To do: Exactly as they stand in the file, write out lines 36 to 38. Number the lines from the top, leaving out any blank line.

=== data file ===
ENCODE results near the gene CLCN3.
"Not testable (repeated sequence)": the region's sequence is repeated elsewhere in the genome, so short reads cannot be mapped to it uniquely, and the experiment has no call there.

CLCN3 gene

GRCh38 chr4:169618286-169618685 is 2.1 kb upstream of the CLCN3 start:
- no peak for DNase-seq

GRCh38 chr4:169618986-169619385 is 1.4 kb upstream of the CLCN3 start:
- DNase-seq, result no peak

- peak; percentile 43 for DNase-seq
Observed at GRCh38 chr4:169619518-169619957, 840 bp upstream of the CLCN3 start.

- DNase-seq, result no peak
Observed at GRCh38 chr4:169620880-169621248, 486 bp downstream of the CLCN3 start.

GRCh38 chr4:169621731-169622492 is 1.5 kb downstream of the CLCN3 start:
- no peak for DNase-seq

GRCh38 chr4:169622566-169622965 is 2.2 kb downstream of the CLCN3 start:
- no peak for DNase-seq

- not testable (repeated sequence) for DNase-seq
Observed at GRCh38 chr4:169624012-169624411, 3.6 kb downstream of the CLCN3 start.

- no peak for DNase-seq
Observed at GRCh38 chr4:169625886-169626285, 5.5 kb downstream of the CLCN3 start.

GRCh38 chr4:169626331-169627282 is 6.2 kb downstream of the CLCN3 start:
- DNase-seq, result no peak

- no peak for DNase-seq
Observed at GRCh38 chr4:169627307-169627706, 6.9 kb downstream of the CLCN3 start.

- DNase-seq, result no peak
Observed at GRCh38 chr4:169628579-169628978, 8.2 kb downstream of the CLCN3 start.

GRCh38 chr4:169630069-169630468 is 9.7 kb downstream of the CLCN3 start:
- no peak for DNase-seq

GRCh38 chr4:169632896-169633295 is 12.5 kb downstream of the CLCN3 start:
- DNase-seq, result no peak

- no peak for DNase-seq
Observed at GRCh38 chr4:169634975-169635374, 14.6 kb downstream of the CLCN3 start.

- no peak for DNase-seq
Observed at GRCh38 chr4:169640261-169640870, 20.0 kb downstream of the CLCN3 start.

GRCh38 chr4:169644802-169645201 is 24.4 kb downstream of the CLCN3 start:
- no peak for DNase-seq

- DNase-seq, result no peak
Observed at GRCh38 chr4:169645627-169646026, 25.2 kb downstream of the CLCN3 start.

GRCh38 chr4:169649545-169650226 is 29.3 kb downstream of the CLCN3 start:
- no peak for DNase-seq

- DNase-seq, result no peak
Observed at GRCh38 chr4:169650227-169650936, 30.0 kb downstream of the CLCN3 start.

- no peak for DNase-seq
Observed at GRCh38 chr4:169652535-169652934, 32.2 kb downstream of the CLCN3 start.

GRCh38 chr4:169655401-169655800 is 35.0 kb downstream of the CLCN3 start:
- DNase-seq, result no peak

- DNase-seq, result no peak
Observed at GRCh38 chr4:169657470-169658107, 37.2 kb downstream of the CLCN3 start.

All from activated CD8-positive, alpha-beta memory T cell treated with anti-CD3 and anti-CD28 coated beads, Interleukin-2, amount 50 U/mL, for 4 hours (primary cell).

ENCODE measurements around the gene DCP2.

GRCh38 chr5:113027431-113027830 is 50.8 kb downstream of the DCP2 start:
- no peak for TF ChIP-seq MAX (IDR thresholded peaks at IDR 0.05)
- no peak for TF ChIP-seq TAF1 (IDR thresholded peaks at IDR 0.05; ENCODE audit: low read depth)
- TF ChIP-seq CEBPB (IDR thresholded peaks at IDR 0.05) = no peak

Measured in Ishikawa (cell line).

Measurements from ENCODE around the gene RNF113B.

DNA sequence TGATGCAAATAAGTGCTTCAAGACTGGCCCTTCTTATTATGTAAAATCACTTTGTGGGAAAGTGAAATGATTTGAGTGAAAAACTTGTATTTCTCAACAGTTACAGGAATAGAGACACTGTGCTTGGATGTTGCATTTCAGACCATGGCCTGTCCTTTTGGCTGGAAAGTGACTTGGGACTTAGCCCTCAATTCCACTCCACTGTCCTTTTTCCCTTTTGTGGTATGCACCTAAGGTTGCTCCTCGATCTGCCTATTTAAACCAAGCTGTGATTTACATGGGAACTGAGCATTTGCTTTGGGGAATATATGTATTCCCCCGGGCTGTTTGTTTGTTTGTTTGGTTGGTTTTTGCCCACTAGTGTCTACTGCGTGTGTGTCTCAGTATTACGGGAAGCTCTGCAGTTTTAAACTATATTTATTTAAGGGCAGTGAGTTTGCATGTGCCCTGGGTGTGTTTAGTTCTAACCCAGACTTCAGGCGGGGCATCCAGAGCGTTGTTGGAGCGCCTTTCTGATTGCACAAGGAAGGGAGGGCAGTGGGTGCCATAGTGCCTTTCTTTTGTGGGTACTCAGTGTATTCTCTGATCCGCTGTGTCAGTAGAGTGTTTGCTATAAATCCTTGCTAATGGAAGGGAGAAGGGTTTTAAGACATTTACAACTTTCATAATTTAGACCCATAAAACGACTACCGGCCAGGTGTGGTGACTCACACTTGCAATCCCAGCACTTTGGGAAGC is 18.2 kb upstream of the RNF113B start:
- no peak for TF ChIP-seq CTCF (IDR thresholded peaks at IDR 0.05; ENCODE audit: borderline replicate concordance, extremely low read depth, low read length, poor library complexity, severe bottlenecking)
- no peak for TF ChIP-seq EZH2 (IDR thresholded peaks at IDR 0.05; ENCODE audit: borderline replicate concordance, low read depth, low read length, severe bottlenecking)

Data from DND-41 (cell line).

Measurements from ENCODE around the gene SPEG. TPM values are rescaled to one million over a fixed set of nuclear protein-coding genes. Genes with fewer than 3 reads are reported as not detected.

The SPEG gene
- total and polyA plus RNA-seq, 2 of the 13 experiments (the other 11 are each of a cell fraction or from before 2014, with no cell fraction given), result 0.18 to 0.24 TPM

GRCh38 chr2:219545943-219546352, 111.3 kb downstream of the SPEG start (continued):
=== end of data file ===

- DNase-seq, result no peak
Observed at GRCh38 chr4:169645627-169646026, 25.2 kb downstream of the CLCN3 start.

GRCh38 chr4:169649545-169650226 is 29.3 kb downstream of the CLCN3 start: